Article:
Following on from last week’s article on black and white hat hackers, we found an interesting study on the personality traits of hackers.
The research includes a grouping of personality indicators that was developed in the 80s and is still used today. The traits are as follows:
|Agreeableness||“I have a soft heart.”|
|Conscientiousness||“I am always prepared.”|
|Extraversion||“I am the life of the party.”|
|Neuroticism||“I worry about things.”|
|Openness to Experience||“I am quick to understand things.”|
The following study was conducted by Andik Matulessy and Nabilla H. Humaira in 2016. They used a sample of hackers, ranging from white to black to grey hats. All were unmarried men between the ages of 19 and 28. Two examples from all three categories were interviewed, one of the pair would be a beginner hacker whereas the other would be a veteran. They all came from various educational backgrounds, from high school to bachelor’s degrees. This is what they found:
|Type of Hacker||Experience||Prominent Traits|
|White Hat||Beginner||Extraversion, agreeableness, conscientiousness neuroticism and openness to experience.|
|White Hat||Veteran||Extraversion, conscientiousness and openness to experience.|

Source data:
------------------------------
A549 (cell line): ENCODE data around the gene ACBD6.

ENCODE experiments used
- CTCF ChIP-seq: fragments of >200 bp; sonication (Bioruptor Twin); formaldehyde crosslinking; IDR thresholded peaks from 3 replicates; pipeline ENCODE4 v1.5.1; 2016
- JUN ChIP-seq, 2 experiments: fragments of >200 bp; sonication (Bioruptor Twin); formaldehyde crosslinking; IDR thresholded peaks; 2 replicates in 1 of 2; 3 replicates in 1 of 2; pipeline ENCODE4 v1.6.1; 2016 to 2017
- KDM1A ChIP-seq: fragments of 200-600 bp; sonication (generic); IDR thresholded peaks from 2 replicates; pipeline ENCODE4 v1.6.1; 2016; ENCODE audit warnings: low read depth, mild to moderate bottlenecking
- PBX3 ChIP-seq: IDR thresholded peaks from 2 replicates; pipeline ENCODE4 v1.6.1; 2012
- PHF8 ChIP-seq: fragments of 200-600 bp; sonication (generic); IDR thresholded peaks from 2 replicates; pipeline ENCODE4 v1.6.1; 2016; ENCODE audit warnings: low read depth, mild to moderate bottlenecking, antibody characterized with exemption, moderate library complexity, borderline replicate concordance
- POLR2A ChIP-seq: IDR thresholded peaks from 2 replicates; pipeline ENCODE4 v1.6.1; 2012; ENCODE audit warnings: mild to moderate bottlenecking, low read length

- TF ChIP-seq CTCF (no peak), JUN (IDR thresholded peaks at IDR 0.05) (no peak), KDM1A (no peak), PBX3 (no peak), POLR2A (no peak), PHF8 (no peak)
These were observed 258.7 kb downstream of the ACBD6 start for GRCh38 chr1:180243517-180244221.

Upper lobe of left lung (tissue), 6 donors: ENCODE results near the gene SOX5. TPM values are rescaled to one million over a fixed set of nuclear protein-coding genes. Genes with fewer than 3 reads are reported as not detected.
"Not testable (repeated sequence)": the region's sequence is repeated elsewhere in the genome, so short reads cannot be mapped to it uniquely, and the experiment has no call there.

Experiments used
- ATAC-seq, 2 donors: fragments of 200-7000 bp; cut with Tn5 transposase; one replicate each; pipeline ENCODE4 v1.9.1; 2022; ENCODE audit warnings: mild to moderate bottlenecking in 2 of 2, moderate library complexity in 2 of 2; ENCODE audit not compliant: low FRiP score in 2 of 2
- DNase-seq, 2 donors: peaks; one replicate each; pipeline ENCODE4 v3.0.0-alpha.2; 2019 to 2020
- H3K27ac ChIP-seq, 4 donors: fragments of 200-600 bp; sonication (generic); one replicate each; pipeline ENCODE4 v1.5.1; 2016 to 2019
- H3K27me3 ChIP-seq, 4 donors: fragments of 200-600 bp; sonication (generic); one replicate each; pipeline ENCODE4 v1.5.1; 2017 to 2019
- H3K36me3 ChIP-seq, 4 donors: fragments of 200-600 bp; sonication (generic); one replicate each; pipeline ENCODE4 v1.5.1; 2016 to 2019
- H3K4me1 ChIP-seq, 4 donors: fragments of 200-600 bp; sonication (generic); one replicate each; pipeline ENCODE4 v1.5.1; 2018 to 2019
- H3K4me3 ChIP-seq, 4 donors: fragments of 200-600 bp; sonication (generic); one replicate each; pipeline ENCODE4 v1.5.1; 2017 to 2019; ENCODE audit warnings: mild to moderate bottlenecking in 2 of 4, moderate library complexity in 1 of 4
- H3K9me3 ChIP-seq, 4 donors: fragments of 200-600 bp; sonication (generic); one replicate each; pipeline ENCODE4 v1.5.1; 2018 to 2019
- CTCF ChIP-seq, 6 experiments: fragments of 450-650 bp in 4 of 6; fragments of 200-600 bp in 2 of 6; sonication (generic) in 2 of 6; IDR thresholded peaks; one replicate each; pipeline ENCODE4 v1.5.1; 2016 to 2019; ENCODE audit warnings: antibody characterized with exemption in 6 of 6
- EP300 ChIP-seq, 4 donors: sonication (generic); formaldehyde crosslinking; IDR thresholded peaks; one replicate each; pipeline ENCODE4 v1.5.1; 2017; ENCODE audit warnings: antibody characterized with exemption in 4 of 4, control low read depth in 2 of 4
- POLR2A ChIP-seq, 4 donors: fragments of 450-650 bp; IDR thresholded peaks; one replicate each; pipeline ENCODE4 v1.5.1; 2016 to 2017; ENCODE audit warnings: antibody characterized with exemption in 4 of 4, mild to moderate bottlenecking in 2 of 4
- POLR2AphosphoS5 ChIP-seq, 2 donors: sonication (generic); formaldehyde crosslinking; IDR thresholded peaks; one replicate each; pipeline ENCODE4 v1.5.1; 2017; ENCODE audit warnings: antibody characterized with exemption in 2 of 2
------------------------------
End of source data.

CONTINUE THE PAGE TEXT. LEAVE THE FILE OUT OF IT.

|Grey Hat||Beginner||Extraversion and neuroticism.|
|Grey Hat||Veteran||Conscientiousness and openness to experience.|
|Black Hat||Beginner||Openness to experience.|
|Black Hat||Veteran||Extraversion, agreeableness and conscientiousness.|
The results show that extraversion, i.e. a strong sense of self-importance, is more abundant in white and grey hats. Additionally, veteran hackers, across all hats, display traits of ‘conscientiousness’, vast experience across multiple hacking disciplines provides a sense of confidence to be prepared for anything. This is very useful especially when it comes to quick thinking for a cybersecurity breach.
In both grey and white hat beginners, neuroticism is a common trait. In this industry, things can quickly go downhill so it wouldn’t be too adventurous to say that part of that trait is paranoia which comes part-and-parcel with the position.
But most importantly, this study highlights that hackers are still human (a fact that is very often forgotten), and that they aren’t necessarily all bad people.